Once upon a time, Britain wasn't like this. I once spoke to a political figure during Margaret Thatcher's government. At the time of the Falklands war, he had a Spanish-speaking wife and was critical of the decision to try to retake the island. But not one person, he told me, had questioned his patriotism. It was treated as a matter of policy disagreement.

That is no longer the political culture we live in. Today, even those who have signed up to hard Brexit outside the single market are routinely accused of treason.

It's not surprising. Brexit is primarily an emotional movement. It has very little evidential political content. Where evidence does exist – such as in the government's sectoral impact assessments or the legal advice on revoking Article 50 – it is kept secret.

When the great Brexit mission is thwarted by reality, as is happening now, it quickly transforms into a narrative of betrayal.

We saw this very early on, with the treatment of Remainers who refused to support Brexit. We saw it in the headlines about judges being "saboteurs". We saw it in the perpetual descriptions of Michel Barnier punishing Britain (in truth, his hands are so tied by the Council he could barely punish anyone). Boris Johnson, who once presented himself as an affable, liberal figure, now warns the young have "genuinely split allegiances" and says even soft Brexiters, who support the project but want to stay in the single market, have a "dismal lack of confidence in this country".

The reality of Brexit keeps getting worse and worse, but it can't be the fault of the project itself – so someone must be blamed. This week alone, Barnier said there had been a "disturbing" lack of progress in divorce talks, meaning we were still stuck in the first round of negotiation and unable to move onto the future trade arrangements. In response, Brexiters demanded the government talk up the possibility of no-deal. It's all a long way away from the promises made during the referendum campaign – of Europe needing us more than we need them and the German car industry knocking on the door of Downing Street cap in hand.

The frustrations of the situation have led Brexiters to find a new target: Philip Hammond. The chancellor is not a Remainer – he backs the Brexit project. He's not even a soft Brexiter. He wants to leave the customs union and single market. On the surface, they distrust him because he wants to maintain some degree of regulatory harmonisation outside the EU. But in reality it's deeper than that. He hasn't swallowed the nationalist potion. He is not a true believer. The holy spirit has not entered him. He still speaks in a cautious, rational manner, as if he were discussing a difficult and protracted negotiation rather than a mythical national origin story.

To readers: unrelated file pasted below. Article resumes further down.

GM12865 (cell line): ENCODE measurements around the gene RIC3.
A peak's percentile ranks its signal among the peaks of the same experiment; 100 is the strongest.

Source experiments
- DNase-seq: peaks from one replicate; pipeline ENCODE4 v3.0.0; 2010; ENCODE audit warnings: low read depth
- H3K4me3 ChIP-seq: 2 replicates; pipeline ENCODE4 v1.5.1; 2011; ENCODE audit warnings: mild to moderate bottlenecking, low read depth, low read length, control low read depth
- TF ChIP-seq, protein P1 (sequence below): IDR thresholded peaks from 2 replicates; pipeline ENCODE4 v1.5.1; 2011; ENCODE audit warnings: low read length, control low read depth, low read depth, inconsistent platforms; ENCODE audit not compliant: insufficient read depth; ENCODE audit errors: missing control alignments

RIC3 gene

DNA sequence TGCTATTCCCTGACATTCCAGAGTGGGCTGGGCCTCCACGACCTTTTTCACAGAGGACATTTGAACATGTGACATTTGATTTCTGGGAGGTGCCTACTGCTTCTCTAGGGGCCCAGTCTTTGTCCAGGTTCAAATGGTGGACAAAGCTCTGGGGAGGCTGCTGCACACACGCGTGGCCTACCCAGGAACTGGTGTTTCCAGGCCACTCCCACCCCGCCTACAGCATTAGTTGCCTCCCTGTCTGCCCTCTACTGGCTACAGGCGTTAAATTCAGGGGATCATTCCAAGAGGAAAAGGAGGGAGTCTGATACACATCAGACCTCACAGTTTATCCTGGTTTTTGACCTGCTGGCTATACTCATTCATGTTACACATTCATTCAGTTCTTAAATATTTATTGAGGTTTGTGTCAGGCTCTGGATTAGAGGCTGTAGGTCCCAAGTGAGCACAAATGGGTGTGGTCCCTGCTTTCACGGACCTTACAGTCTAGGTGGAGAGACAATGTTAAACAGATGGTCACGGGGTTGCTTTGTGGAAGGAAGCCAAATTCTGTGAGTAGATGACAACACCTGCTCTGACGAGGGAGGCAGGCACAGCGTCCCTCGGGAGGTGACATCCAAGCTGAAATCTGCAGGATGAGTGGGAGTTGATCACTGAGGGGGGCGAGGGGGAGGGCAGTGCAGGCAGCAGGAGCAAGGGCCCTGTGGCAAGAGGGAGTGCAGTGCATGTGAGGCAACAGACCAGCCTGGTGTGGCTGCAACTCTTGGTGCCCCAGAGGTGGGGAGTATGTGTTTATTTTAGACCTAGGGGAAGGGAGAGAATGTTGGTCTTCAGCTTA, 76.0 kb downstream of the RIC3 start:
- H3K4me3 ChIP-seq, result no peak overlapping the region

They want Philip Hammond to start opening the purse strings for no-deal preparation. There are a few problems with this. Firstly, he already lost two-thirds of his £27 billion Brexit war chest this week when the Office of Budget Responsibility finally downgraded its forecasts of productivity in the British economy. Spending more on customs check-points we may never need is not high on his list of priorities. Secondly, no-deal prep is largely useless on its own terms. Hammond could start expanding roads in Ireland, setting up infrastructure in Dover and all the rest, but he doesn't know what to do because the customs arrangements have not been negotiated yet. And even if we had, setting up things on our side won't save the situation – it's what happens on the other side that matters. Completing work on the British side will help us take European goods, but nothing will make them take ours.

Recognising this requires Brexiters to accept a fact they have ignored throughout the debate: that this is about what other people want too. It's not just about us. When your entire political mission is based on pretending it is an affront for countries to ever share control, it is not surprising that you fail to understand the practical basis on which they must do so.

Instead of taking that idea on board, the accusations of treason and betrayal have started up once again. The tabloid knives came out for Hammond early this week. Tory MP and leading Brexiter Bernard Jenkins said the Treasury had been "co-opted" by the EU. Former chancellor Nigel Lawson said what Hammond was doing was "very close to sabotage". John Redwood demanded that Treasury forecasts be made to look more like the pictures he sees in his head, tweeting: "Get the Treasury to have more realistic, optimistic forecasts and to find the money for a successful economy post Brexit". Conservative commentator Julia Hartley-Brewer even demanded Hammond be tried for treason. She did not appear to be joking.

These are still early days. The full repercussions of Brexit have not been felt yet. When they are, and the stark reality of what it entails becomes clear, it will get worse.